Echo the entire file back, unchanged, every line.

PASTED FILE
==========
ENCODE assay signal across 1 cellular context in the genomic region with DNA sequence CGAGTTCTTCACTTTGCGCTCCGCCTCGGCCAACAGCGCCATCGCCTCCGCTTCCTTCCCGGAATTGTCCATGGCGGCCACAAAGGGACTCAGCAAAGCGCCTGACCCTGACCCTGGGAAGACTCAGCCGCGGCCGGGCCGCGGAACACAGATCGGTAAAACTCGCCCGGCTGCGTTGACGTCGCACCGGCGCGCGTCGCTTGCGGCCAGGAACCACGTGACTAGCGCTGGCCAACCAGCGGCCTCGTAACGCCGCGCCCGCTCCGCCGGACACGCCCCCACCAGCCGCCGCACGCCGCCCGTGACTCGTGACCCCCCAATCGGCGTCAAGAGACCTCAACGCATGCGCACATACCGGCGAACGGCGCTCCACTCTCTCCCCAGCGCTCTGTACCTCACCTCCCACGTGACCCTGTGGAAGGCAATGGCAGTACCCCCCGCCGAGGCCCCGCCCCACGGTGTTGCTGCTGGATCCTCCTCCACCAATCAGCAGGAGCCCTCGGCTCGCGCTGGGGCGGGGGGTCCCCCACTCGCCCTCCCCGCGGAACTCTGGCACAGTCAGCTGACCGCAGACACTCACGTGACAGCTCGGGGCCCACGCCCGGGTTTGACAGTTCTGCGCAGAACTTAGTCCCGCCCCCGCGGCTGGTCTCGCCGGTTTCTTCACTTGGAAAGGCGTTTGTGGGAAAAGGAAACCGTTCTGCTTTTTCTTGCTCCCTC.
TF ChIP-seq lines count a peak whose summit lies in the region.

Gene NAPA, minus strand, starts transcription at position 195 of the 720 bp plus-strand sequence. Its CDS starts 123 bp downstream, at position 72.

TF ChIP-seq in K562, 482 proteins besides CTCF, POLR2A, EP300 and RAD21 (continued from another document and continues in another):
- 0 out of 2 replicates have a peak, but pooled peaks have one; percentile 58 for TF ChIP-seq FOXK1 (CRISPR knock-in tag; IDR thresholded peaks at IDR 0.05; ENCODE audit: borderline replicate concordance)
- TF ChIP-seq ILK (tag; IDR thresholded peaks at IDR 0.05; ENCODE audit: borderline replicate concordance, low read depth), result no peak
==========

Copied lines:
ENCODE assay signal across 1 cellular context in the genomic region with DNA sequence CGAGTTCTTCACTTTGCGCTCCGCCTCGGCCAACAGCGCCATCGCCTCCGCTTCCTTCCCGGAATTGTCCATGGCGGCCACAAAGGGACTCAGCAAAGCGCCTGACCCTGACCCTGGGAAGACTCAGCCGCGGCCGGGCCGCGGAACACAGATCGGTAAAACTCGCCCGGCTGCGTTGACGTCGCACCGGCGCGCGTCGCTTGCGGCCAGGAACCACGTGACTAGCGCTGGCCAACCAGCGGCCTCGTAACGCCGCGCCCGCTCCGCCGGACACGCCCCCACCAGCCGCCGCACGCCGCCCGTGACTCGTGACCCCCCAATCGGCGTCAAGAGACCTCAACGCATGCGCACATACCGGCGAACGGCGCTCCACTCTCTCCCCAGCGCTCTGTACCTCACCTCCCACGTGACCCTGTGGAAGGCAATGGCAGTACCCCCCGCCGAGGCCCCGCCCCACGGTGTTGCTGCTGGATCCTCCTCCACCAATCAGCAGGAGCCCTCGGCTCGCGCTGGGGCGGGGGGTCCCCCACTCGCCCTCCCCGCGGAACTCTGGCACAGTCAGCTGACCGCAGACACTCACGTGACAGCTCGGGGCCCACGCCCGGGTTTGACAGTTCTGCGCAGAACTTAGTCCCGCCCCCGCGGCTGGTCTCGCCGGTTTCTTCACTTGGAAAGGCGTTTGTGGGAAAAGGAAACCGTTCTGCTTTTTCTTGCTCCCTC.
TF ChIP-seq lines count a peak whose summit lies in the region.

Gene NAPA, minus strand, starts transcription at position 195 of the 720 bp plus-strand sequence. Its CDS starts 123 bp downstream, at position 72.

TF ChIP-seq in K562, 482 proteins besides CTCF, POLR2A, EP300 and RAD21 (continued from another document and continues in another):
- 0 out of 2 replicates have a peak, but pooled peaks have one; percentile 58 for TF ChIP-seq FOXK1 (CRISPR knock-in tag; IDR thresholded peaks at IDR 0.05; ENCODE audit: borderline replicate concordance)
- TF ChIP-seq ILK (tag; IDR thresholded peaks at IDR 0.05; ENCODE audit: borderline replicate concordance, low read depth), result no peak